The Massachusetts Supreme Judicial Court decided the case of Commonwealth v. Lindsay Hallinan which allows someone seeking a new trial based on an OUI plea or conviction involving breath test results between 2012 and 2019 to receive a new trial without fear of harsher penalties from the Court or Registry of Motor Vehicles.  The major detriment to these motions prior to the Hallinan decision was that the RMV was saying that if someone lost after a retrial, the license suspension starts over as if the case just happened, not giving any credit for the license suspension that was already served.

  • This could have a major impact as prior to this decision the number of individuals seeking new trials was relatively low which may have resulted out of fear of further license suspensions.  This decision removes this obstacle to seeking a new trial.

The SJC decision in Hallinan has three major impacts:

What restrictions can social media companies like Facebook, Twitter, Instagram and Tik-Tok on their social media platforms?  The First Amendment to the United States Constitution protects free speech and the case of Moody v. NetChoice that is before the United States Supreme Court on a petition for certiorari may redefine what it means to be a public forum and when private companies can limit speech on a platform that has global reach.  You can reach about the Moody case on the Scotus Blog.

The issues in Moody v. NetChoice, LLC are whether the First Amendment precludes a state from requiring social-media companies to host third-party communications and regulating when, where, and how they do so; and whether the First Amendment precludes a state from requiring social-media companies to notify and explain to their users when they censor the user’s speech.

In their petition for writ of certiorari, Florida officials argue that the Eleventh Circuit’s decision in Moody v. NetChoice, LLC violates the First Amendment’s protection of free speech and the ability of private entities to exercise editorial discretion in the content they host on their platforms. The Florida officials specifically argue that the Eleventh Circuit erred in ruling that Florida’s law, which requires social media companies to host third-party communications and regulates when, where, and how they do so, is unconstitutional.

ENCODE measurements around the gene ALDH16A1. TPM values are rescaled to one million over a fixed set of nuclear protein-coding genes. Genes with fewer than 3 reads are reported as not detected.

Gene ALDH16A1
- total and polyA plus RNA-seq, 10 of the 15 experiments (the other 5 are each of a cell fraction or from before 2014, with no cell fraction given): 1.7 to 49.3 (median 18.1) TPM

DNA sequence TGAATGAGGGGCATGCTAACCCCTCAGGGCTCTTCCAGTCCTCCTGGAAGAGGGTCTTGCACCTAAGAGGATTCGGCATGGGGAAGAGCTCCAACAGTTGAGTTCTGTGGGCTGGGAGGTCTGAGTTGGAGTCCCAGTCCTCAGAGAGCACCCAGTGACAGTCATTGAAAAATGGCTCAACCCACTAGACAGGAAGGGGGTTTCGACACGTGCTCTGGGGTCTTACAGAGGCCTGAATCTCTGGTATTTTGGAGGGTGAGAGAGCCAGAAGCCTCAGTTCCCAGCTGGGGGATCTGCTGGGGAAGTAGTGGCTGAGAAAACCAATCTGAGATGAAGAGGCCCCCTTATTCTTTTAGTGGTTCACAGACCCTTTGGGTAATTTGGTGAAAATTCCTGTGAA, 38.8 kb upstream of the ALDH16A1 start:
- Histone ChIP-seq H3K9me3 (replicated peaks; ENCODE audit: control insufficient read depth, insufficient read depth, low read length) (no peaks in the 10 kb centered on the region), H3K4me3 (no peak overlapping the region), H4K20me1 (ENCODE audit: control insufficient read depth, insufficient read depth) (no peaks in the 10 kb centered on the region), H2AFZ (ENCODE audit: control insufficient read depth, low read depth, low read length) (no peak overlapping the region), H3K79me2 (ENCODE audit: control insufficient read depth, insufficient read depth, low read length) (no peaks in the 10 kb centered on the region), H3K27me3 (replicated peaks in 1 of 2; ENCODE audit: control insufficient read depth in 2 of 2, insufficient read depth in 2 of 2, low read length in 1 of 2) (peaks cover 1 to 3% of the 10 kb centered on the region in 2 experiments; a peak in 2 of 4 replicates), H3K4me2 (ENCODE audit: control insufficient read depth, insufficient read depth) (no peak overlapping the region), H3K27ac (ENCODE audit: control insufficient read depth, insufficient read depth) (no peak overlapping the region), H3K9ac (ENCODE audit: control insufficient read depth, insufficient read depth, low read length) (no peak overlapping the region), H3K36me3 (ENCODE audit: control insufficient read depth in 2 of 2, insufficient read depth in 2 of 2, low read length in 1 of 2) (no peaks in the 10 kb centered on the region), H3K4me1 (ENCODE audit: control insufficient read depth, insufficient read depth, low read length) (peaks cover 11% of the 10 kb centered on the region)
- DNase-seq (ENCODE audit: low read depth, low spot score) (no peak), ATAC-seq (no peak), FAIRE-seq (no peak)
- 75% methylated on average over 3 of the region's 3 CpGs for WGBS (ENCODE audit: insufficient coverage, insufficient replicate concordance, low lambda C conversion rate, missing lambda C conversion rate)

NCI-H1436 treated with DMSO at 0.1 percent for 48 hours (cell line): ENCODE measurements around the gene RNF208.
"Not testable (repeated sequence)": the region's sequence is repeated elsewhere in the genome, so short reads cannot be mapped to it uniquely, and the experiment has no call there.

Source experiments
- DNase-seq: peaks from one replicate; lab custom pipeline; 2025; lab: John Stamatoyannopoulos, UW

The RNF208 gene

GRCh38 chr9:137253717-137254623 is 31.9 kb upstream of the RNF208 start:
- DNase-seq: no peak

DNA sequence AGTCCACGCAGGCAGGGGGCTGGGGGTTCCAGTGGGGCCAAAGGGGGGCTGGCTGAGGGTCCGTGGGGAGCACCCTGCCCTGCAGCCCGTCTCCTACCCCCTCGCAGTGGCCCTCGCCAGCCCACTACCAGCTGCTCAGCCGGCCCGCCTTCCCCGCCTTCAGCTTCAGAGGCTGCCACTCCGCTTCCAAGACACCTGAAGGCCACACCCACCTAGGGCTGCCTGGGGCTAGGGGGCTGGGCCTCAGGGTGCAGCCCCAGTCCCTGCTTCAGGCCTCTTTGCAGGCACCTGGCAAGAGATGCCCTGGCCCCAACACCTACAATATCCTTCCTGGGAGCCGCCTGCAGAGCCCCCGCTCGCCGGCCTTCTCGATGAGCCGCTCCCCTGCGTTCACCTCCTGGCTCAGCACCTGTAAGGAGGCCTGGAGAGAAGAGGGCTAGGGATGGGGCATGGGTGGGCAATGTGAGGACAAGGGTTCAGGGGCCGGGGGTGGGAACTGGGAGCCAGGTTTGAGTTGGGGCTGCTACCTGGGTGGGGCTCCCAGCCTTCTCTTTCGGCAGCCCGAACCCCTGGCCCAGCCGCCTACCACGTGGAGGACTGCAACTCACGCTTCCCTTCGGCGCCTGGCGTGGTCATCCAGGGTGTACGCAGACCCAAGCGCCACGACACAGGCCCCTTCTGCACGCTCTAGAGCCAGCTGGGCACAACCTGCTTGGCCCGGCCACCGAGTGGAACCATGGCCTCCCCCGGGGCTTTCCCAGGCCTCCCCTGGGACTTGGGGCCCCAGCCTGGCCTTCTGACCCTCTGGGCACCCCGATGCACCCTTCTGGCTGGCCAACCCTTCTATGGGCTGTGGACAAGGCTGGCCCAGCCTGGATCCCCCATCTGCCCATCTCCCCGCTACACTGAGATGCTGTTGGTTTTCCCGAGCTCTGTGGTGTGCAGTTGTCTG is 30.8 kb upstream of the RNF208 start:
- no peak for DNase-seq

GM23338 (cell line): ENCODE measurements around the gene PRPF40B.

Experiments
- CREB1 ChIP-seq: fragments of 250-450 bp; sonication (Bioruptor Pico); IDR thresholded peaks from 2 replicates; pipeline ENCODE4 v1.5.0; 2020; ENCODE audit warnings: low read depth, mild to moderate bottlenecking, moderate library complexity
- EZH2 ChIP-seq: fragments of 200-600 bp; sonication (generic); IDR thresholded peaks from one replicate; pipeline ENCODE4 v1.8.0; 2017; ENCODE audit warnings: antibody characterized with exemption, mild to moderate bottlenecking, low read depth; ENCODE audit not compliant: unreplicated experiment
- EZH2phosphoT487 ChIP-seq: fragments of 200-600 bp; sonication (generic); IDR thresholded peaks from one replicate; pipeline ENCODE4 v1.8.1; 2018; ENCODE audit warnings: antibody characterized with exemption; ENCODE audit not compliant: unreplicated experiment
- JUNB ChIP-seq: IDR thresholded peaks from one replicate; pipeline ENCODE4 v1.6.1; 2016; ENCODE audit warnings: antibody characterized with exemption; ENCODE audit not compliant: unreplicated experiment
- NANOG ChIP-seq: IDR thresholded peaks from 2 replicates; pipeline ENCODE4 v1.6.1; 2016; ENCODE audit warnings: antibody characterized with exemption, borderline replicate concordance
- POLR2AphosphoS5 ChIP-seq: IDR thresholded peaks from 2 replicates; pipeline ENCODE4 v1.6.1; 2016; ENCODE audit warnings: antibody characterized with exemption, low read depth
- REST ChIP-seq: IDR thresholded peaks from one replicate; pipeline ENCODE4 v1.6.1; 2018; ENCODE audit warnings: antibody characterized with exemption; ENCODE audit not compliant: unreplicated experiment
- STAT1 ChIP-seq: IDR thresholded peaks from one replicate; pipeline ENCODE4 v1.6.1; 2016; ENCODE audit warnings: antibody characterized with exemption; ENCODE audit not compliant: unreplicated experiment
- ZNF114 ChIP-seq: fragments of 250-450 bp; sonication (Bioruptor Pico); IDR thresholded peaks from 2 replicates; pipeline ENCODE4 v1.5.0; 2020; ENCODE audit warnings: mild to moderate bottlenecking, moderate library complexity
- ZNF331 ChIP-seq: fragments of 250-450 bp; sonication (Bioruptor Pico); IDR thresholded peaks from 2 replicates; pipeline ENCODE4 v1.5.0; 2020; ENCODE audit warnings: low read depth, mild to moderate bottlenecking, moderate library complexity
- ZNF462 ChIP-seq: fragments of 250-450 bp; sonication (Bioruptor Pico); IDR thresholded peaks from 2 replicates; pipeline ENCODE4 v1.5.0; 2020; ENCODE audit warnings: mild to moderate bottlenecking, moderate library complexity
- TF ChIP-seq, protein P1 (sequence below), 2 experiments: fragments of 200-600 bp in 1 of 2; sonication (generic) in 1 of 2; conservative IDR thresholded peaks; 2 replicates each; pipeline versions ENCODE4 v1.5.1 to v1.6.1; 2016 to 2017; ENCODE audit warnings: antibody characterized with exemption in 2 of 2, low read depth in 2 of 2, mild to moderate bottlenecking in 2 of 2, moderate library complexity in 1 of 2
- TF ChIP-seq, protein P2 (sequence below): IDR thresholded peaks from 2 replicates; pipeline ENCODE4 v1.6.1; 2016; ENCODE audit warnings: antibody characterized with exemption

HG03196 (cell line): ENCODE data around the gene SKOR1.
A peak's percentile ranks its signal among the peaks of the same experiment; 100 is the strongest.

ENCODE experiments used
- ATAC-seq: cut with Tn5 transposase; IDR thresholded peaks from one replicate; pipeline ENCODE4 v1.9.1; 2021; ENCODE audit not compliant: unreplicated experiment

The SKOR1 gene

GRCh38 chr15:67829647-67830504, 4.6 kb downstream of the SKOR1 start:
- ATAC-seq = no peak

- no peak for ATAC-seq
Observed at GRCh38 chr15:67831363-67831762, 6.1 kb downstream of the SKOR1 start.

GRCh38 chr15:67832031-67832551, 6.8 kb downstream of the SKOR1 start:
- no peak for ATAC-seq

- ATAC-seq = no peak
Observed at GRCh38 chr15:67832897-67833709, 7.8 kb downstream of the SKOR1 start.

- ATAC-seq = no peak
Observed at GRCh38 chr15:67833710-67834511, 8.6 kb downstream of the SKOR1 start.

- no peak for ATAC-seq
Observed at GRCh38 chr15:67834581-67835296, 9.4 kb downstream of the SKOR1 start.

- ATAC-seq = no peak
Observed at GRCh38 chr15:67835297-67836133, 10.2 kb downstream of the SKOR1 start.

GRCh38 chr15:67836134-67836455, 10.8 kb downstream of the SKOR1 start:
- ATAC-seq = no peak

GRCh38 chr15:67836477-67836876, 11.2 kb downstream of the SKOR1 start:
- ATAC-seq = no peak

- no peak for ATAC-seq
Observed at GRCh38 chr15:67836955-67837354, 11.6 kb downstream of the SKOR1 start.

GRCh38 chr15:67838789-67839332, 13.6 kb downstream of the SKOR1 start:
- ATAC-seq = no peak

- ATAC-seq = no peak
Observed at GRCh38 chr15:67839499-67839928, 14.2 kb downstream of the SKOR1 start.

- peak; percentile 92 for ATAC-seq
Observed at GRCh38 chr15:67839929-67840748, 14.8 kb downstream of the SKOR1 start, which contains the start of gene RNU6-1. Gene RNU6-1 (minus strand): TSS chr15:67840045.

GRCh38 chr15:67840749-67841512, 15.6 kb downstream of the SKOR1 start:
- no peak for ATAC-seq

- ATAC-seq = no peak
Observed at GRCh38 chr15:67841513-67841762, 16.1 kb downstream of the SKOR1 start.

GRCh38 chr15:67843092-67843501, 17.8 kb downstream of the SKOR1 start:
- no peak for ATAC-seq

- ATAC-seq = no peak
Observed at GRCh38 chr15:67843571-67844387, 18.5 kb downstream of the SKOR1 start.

As a Massachusetts OUI Lawyer when I reviewed a case I make sure that the Commonwealth can prove operation.  In conversations with clients, many times the client will believe that the Commonwealth cannot prove operation because the client was not scene driving; however, Massachusetts OUI law does permit circumstantial evidence of operation.  One of the key rules on operation is that a conviction of OUI cannot be grounded solely in the uncorroborated confession of a defendant.  But what type of evidence is sufficient to establish corroboration. The Massachusetts Appeals Court in the case of

In recent weeks, the Appeals Court for the Commonwealth of Massachusetts clarified the standard of corroborated evidence required for convictions based on admissions.  The Appeals Court addressed this issue in Commonwealth v. Lagotic, on March 15,2023.  

What does it mean to Corroborate a confession?

The United States Supreme Court may consider whether police need an arrest warrant to enter a person’s home or whether they can enter a home without probable cause that the person resides there and is present.

The Supreme Court ruled in Payton v. New York, 445 U. S. 573 (1980) that the Fourth Amendment prohibits police from entering a suspect’s home without a warrant or under exigent circumstances. The Court struck down a New York statute providing for such warrantless entries because the Fourth Amendment draws a firm line at the entrance to the house.

The circuit split referenced in the petition for cert in the Pennington case refers to the disagreement among the lower courts on the standard required for police to enter a suspect’s home to execute an arrest warrant. Some circuits require police to have additional probable cause beyond the arrest warrant to enter a residence, while others do not.

Witness Intimidation is a common charge that will often accompany a domestic assault and battery charge in Massachusetts.  In the case of Commonwealth vs. Jeffrey S. Wheeler, it was alleged that the charge was against the Judge and not a specific person.

The defendant was convicted of two counts of intimidation in violation of G. L. c. 268, § 13B (intimidation statute). The defendant placed a telephone call to case specialist in the Newburyport Division of the District Court Department clerk’s office and stated that he was going to go rogue on a judge, that the judge was not “going to be a Judge anymore,” and that “it was going to appear on the TV.” The defendant mentioned the name of someone he said was involved in a court case and said that he was going to serve the judge with paperwork, but the case specialist believed it sounded like he was going to “take things into his own hands and do it himself.” 

The Judge was made aware of the defendant’s telephone call to the clerk’s office and was immediately escorted to her office under the protection of a State trooper. The Judge was escorted home by State police at the end of the day.  The Judge was shocked by the threat because the defendant’s name “did not resonate” with her.